The following information on the history of Egyptian beekeeping can be found at http://www.reshafim.org.il/ad/egypt/timelines/topics/beekeeping.htm

Beekeeping in Egypt

The God Ra wept and his tears fell to the ground and were turned into bees. The bees began to build and were active on all flowers of every kind belonging to the vegetable kingdom. Thus wax came into being, thus was created honey from the tears of the God Ra.

Bee hives     The first official mentioning of bee-keeping dates from about 2400 BCE, in official lists of apiarists. The kind of hives depicted in reliefs are still seen in the Sudan today: woven wicker baskets covered with clay.

    Cylindrical hives like the ones in the picture on the left from the tomb of Pabasa were made of clay.

    The main centre of beekeeping was Lower Egypt with its extensive cultivated lands, where the bee was chosen as a symbol for the country. But even nomadic Upper Egyptians must have kept some bees, as their use of honey in the production of green eye paint indicates. There were itinerant apiarists who loaded their hives onto boats and shipped them upriver in early spring, following the flowering of the plants northwards.

    The Egyptians seem to have valued wild honey even more. Honey hunters, often protected by royal archers, would scour the wild wadis for bee colonies.


    Temples kept bees in order to satisfy the desire of the gods for honey and for the production of medicines and ointments. But demand far outran local production. Honey, like many other luxury goods was imported from Retenu and even further afield.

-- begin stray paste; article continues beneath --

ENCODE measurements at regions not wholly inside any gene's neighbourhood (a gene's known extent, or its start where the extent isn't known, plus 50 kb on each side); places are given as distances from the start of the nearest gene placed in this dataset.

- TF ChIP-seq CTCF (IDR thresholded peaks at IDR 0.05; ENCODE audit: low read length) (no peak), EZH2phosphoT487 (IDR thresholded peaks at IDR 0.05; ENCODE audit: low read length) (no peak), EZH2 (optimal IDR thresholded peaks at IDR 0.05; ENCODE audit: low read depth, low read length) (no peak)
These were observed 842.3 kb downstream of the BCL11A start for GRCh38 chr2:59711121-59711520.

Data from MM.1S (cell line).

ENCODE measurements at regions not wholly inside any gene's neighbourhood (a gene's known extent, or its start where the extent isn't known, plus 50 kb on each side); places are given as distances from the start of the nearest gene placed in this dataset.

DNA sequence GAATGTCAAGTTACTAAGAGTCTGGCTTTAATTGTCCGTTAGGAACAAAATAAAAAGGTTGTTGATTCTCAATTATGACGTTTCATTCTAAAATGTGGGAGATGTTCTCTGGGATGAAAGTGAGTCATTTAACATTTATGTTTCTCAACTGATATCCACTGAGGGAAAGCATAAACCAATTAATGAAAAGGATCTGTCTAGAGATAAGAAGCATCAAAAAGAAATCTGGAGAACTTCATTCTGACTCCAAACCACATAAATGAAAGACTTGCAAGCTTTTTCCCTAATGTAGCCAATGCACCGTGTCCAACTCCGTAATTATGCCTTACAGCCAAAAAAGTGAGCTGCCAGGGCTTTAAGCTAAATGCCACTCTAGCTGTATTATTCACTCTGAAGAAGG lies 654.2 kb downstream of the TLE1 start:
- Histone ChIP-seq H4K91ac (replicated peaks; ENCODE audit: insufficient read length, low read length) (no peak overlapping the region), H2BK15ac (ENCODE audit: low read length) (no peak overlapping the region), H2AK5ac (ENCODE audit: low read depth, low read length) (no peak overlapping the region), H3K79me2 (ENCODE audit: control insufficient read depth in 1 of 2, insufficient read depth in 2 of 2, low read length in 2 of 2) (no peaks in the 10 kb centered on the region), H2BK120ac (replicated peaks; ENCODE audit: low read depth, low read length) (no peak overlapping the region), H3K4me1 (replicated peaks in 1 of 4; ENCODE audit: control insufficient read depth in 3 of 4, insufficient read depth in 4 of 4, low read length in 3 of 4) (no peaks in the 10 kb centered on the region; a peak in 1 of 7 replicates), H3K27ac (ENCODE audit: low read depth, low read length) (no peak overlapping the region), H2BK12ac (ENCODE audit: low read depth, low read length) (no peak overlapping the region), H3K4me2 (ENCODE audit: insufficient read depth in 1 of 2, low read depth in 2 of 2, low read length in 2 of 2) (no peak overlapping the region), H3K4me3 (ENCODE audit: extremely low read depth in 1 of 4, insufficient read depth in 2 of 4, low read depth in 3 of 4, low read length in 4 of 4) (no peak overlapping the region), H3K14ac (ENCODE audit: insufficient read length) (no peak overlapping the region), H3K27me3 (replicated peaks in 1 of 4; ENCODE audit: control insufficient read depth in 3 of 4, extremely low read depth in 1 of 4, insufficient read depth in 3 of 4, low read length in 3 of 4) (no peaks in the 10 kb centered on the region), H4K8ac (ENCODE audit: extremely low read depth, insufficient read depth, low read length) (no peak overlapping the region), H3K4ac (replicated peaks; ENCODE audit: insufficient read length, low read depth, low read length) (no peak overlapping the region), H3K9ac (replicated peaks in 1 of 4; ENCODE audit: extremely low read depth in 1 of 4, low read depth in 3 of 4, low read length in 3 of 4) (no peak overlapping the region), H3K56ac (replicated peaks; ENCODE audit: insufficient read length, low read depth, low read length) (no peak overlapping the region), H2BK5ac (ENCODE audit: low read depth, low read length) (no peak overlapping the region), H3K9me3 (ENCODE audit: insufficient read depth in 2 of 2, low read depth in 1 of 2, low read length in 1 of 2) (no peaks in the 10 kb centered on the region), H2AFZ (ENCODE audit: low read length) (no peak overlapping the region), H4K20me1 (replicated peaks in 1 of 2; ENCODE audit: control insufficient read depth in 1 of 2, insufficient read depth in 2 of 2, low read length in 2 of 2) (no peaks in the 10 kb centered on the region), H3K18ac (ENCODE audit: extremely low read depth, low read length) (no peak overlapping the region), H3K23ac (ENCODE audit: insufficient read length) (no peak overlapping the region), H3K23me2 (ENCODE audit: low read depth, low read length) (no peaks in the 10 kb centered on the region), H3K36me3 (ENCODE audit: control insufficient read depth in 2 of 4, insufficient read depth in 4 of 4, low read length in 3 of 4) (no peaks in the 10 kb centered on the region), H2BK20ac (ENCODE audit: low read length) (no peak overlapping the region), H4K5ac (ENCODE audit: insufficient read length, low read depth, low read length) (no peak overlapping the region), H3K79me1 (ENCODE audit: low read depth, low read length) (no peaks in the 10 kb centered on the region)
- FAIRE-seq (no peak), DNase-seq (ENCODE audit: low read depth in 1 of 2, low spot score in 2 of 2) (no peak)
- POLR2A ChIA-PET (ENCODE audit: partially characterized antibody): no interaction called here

Pouring honey     Honey was used for sweetening, as sugar was unknown in antiquity. It was added to wine, various kinds of bread and cakes. Medicines and salves often contained honey as is attested in the Smith Papyrus where the practice was to apply honey to open wounds - a reasonable treatment considering honey's antibacterial and fungicidal qualities.


    Wax found use in mummification, boat and ship building, as a binding agent for paints and in metal casting. Sometimes it served as a base for medicines. Mixed with pulverized stone it made an adhesive for connecting razor blades to their handles. Wigs were waxed to give permanence to plaits.
    In execration rituals figurines were made of wax which could then easily be destroyed by force or by fire


Photos courtesy of Dr. Kenneth J. Stein. Please visit Dr. Stein's Tour of Egypt.

Sedge and bees

Sedge and bee
(Symbolizing Upper and Lower Egypt)

( Kenneth J. Stein)

Removing honeycombs

The standing bee-keeper produces smoke, while the one kneeling removes the combs
(Line drawing after a picture in the tomb of Rekhmire)

Small Hive Beetle
Brood Diseses
Greater Wax Moth
History of Beekeeping
Mathematical conversions